The Women Who Made the Modern Children’s Book World
The history of children’s books is still being written. While there are important writers working in the field, much needs to be done to bring the rigor of mature literary, sociological, and historical investigation to this relatively young field of study. One of the challenges to research is the primary material of childhood reading. In the eighteenth and nineteenth centuries, many publications were reprinted and pirated, or authors’ names were hidden under treacly pseudonyms such as Dame Wonder, Grandmamma Easy, Grandpa Pease, and Peter Parley. These first waves of “mass market” books for children present hurdles for researchers who attempt to reveal the mechanics behind the creation of children’s books.
When the veil is lifted, we see women—lots of them. Girls, too. They were employed as illustrators, writers, and colorists. Even while authors such as Louisa May Alcott and Frances Hudgson Burnett were becoming known for their books for older readers, there were scores of unnamed women who produced content for cheap editions of stories and picture books. Only rarely were authors listed in inexpensive publications aimed at the children of a rapidly-growing middle class.
In the twentieth century, in light of the modernization of books for children (in subject matter, illustration styles, and production quality), we see a standard of naming authors and artists, giving credit where it was due – and beginning a sort of superstar system that remains very strong today. However, the role of women in the last century as creators of juvenile books still remains somewhat obscured to many readers. We may know the works of Margaret Wise Brown, Esphyr Slobodkina, Wanda Gág, Ruth Krauss, and Louise Fitzhugh, but less well-known to us are Ursula Nordstrom, Anne Carroll Moore, Lucy Sprague Mitchell, and Augusta Baker.
Mitchell and Moore played crucial roles in how books for children were created and distributed in the early twentieth century. Lucy Sprague Mitchell was a progressive thinker in the John Dewey mode who established the Bureau of Educational Experiments in New York City in 1916. Over the years, the Bureau grew to encompass a nursery school and a teacher training program, eventually becoming known as the Bank Street School of Education. One of the landmark projects of the Bureau was the publication of The Here and Now Story Book in 1921, which focused on the real lives of children.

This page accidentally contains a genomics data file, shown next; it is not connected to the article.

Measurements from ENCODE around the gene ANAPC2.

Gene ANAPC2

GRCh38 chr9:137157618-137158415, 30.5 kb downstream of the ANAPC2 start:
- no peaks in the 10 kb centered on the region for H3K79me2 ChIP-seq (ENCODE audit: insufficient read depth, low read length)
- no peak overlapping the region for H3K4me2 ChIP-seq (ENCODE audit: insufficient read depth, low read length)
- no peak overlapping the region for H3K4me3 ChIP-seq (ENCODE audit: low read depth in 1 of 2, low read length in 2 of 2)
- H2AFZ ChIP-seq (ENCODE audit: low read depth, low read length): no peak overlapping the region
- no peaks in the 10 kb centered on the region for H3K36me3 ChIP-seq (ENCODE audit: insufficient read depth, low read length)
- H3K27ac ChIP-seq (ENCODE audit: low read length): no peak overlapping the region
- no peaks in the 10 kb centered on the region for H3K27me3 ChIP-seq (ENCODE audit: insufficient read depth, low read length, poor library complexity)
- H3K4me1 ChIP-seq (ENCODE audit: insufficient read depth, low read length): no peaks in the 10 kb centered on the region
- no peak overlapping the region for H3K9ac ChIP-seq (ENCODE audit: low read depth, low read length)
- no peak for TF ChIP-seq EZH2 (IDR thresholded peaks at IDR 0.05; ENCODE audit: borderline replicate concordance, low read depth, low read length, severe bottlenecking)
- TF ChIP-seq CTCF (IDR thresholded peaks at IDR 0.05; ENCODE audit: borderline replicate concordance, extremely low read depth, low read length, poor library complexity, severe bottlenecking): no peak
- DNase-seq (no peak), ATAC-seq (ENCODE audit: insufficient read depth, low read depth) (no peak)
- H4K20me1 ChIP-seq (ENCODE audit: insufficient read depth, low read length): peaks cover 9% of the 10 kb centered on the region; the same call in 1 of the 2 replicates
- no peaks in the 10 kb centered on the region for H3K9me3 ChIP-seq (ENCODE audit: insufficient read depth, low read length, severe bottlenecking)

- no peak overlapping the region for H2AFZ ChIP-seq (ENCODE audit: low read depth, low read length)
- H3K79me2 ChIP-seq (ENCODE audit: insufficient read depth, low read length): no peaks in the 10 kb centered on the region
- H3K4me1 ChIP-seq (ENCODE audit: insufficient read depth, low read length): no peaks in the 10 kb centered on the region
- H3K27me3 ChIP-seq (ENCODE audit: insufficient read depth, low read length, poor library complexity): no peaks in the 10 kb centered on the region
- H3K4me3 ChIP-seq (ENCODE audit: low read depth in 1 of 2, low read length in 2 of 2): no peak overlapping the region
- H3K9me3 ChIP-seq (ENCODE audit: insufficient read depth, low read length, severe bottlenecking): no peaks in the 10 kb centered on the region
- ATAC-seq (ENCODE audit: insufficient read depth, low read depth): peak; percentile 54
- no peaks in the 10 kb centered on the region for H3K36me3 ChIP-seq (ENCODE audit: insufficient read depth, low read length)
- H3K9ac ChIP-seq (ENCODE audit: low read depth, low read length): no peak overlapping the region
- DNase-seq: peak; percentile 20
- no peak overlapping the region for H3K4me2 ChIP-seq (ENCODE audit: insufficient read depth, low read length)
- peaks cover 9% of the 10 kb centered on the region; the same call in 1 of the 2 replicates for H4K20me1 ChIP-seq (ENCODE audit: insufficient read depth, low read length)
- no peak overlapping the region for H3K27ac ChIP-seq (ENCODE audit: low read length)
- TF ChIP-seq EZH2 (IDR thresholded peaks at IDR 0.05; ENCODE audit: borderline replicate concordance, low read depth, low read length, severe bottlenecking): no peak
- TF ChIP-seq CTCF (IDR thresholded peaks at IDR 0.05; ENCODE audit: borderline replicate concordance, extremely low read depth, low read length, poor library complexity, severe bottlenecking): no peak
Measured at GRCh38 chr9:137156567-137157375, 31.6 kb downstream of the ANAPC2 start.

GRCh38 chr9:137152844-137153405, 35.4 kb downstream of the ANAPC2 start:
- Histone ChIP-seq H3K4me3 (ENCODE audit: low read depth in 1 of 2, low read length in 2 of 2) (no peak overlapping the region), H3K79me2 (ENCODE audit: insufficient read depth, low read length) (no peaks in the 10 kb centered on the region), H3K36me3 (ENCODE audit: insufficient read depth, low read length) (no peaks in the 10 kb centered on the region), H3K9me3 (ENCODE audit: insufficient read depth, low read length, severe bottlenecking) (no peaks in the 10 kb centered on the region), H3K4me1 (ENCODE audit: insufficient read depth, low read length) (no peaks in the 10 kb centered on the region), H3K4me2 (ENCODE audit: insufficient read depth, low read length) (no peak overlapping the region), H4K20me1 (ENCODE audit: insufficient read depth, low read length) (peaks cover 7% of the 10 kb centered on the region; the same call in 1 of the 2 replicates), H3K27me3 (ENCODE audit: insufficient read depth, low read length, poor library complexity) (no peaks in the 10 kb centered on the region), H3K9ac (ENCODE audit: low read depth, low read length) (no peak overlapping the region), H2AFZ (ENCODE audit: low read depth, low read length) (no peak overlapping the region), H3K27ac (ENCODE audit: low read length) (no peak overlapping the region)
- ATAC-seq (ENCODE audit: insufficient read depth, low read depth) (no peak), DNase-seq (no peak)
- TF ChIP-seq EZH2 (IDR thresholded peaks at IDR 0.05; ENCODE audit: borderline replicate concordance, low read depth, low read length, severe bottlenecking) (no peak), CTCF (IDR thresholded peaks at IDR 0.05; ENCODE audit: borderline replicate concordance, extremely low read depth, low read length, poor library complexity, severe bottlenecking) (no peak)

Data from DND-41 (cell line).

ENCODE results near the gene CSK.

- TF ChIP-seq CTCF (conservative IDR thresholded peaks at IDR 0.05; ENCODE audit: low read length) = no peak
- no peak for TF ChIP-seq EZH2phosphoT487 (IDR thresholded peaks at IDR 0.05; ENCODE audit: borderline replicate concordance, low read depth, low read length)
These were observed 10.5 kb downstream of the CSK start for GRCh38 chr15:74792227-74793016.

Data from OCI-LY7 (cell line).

This “real life” approach earned the scorn of Anne Carroll Moore, the head of the Children’s Division of the New York Public Library, who strongly believed that children needed fantasy and fairy tales, not stories about cars and busy city streets. The animosity between Moore and Mitchell was so strong that even Goodnight Moon, perhaps the best-selling children’s book of the Twentieth Century, and one that exemplified the tenets of the Bank Street School of storytelling, was not carried by NYPL branches until 1973.
Augusta Baker, another librarian at the NYPL, the 135th Street Branch, was more sympathetic to new types of children’s literature. Her bibliography, Books about Negro Life for Children (1946, updated and republished in 1971 as The Black Experience in Children’s Books) was influential in many ways. It listed books that showed African-American life outside of the often insulting and brutal stereotypes that had been popular in children’s books for centuries and in doing so, Baker encouraged new artists and writers to expand her list by making new works.
Ursula Nordstrom’s influence on the commercial side of children’s publishing is massive. As the editor for juvenile titles at Harper & Row for over three decades, she brought into print books that are now considered classics, including: Where the Sidewalk Ends, Where the Wild Things Are, Bedtime for Frances, Harriet the Spy, and Freaky Friday. She discovered talent, nurtured it, and helped authors and artists find their voices and visions.
These four women may not be known to the main consumers of children’s literature, nor to many adults who collect juvenile books, but they shaped the market and readership for the genre over the course of the twentieth century.
Timothy Young is curator of the Betsy Beinecke Shirley Collection of American Children’s Literature at the Beinecke Rare Book and Manuscript Library, Yale University.